And here is the answer. From the point of view of the victim, who is his neighbor? The Good Samaritan was his neighbor. Who was this victim? Us, even the lawyer who asked Jesus the question. Who is the Good Samaritan? Jesus, the One who shows mercy to us. Therefore, who is my neighbor? Jesus is my neighbor. Therefore I must love him as I love myself, per the second great commandment.

“Wait a minute!” We’ve always heard the lesson from this parable is that all in need are our neighbor. This interpretation is completely different. And we already have the first greatest commandment, to love God; is the second commandment also to love God? This seems redundant. We should notice Jesus’ last words to the man: “Go and do likewise.” That is, go and be merciful, even as God is merciful. Jesus had already taught such an admonishment.

Be merciful, even as your Father is merciful (Lk 6:36)

If we are followers of Christ, we must become Christ-like. Note that this parable follows on the heels of the preceding story in Luke (Lk 10:1-24), the sending of the seventy disciples. These disciples delivered the gospel, the Good News, of the new covenant of mercy to God’s people. These missionaries are the heir-apparent of the old teachers of the Law; the Church is the heir-apparent of the Temple. And we, the Church, bring the message of God’s mercy to the world. To those who hear and accept, the Good Samaritan will do as he said and apply healing sacramental balm to their wounds of sin. In doing so, we are doing the work of the Good Samaritan. As explained in other posts, Christians are united with Christ as members of His body, sharing in His nature. So, we should see in this parable the law to love God as our “neighbor” and allow Him to show merciful love to us, but we should also see that we are united with Him and we have a duty to carry out His work of mercy as described in this parable. And this mercy is not only in sharing the gospel message, but in living it too. So, this mystical interpretation of the parable, so favored by the Church Fathers, does not null the moral interpretation. If anything, it strengthens the moral meaning and demands mercy from all who call themselves Christian.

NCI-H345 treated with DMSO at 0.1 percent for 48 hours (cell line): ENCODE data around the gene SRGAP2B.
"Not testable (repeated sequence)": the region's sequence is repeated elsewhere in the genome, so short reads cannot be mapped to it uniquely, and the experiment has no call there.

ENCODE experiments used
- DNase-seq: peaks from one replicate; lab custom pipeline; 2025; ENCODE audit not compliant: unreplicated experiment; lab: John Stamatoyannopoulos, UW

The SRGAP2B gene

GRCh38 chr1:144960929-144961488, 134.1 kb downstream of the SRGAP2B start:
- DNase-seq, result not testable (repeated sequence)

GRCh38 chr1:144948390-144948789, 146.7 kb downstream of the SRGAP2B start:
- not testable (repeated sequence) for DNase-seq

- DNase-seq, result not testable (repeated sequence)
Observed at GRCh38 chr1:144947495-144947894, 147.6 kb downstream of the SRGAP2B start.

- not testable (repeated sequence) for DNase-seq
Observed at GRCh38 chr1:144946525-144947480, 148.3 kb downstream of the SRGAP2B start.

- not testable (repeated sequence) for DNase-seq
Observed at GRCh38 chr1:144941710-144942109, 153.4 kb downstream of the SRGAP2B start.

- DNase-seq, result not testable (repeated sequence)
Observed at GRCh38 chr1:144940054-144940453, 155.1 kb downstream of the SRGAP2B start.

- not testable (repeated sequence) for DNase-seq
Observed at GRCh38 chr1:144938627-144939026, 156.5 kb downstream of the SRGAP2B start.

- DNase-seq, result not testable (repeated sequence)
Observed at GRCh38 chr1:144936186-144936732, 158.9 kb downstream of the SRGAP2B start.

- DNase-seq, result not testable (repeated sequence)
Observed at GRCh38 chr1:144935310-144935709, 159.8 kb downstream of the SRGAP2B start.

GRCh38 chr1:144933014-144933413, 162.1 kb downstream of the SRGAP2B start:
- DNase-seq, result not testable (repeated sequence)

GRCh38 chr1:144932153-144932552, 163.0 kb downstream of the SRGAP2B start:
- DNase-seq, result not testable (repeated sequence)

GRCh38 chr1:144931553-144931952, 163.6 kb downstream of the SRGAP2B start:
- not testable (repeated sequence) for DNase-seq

Lastly, note this parable is immediately followed by the story of Mary and Martha, wherein we see such Christian mercy in action. Interestingly, Jesus seems to prefer the spiritually good work of Mary, who merely sits at the Lord’s feet listening to Him, over the pragmatic good works of Martha’s service. Food for thought.


The patristic interpretation of this parable is well known, but I used this source: Catena Aurea, St. Thomas Aquinas, (trans. John Henry Newman), John Parker, London, 1842, v3, pt 1, 366-377.
It can be found online here: Catena Aurea